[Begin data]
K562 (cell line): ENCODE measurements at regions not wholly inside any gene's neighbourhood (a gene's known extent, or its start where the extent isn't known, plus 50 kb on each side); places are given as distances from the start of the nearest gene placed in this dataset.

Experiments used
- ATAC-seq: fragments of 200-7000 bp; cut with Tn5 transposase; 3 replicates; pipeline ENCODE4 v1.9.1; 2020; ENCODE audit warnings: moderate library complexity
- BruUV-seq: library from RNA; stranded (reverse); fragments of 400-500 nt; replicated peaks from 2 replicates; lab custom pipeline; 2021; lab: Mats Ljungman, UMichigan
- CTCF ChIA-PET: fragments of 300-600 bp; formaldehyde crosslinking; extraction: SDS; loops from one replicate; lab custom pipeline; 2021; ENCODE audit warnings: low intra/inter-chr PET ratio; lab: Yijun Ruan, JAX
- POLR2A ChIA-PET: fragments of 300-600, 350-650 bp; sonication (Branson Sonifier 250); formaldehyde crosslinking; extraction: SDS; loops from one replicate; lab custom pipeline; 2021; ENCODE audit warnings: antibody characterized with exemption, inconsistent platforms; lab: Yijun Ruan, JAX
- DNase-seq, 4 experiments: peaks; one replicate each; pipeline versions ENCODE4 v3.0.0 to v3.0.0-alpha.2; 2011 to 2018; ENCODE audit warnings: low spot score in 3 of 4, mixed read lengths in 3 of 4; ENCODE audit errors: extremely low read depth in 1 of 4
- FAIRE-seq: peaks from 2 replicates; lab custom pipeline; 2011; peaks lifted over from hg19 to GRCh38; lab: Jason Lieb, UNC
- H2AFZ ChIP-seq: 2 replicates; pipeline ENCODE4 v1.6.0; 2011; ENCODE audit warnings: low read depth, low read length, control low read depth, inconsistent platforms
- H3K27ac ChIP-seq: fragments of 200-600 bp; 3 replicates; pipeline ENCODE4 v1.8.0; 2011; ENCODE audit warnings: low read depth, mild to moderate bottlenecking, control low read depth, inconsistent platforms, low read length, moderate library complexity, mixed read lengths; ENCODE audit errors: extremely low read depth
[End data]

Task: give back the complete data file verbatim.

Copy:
K562 (cell line): ENCODE measurements at regions not wholly inside any gene's neighbourhood (a gene's known extent, or its start where the extent isn't known, plus 50 kb on each side); places are given as distances from the start of the nearest gene placed in this dataset.

Experiments used
- ATAC-seq: fragments of 200-7000 bp; cut with Tn5 transposase; 3 replicates; pipeline ENCODE4 v1.9.1; 2020; ENCODE audit warnings: moderate library complexity
- BruUV-seq: library from RNA; stranded (reverse); fragments of 400-500 nt; replicated peaks from 2 replicates; lab custom pipeline; 2021; lab: Mats Ljungman, UMichigan
- CTCF ChIA-PET: fragments of 300-600 bp; formaldehyde crosslinking; extraction: SDS; loops from one replicate; lab custom pipeline; 2021; ENCODE audit warnings: low intra/inter-chr PET ratio; lab: Yijun Ruan, JAX
- POLR2A ChIA-PET: fragments of 300-600, 350-650 bp; sonication (Branson Sonifier 250); formaldehyde crosslinking; extraction: SDS; loops from one replicate; lab custom pipeline; 2021; ENCODE audit warnings: antibody characterized with exemption, inconsistent platforms; lab: Yijun Ruan, JAX
- DNase-seq, 4 experiments: peaks; one replicate each; pipeline versions ENCODE4 v3.0.0 to v3.0.0-alpha.2; 2011 to 2018; ENCODE audit warnings: low spot score in 3 of 4, mixed read lengths in 3 of 4; ENCODE audit errors: extremely low read depth in 1 of 4
- FAIRE-seq: peaks from 2 replicates; lab custom pipeline; 2011; peaks lifted over from hg19 to GRCh38; lab: Jason Lieb, UNC
- H2AFZ ChIP-seq: 2 replicates; pipeline ENCODE4 v1.6.0; 2011; ENCODE audit warnings: low read depth, low read length, control low read depth, inconsistent platforms
- H3K27ac ChIP-seq: fragments of 200-600 bp; 3 replicates; pipeline ENCODE4 v1.8.0; 2011; ENCODE audit warnings: low read depth, mild to moderate bottlenecking, control low read depth, inconsistent platforms, low read length, moderate library complexity, mixed read lengths; ENCODE audit errors: extremely low read depth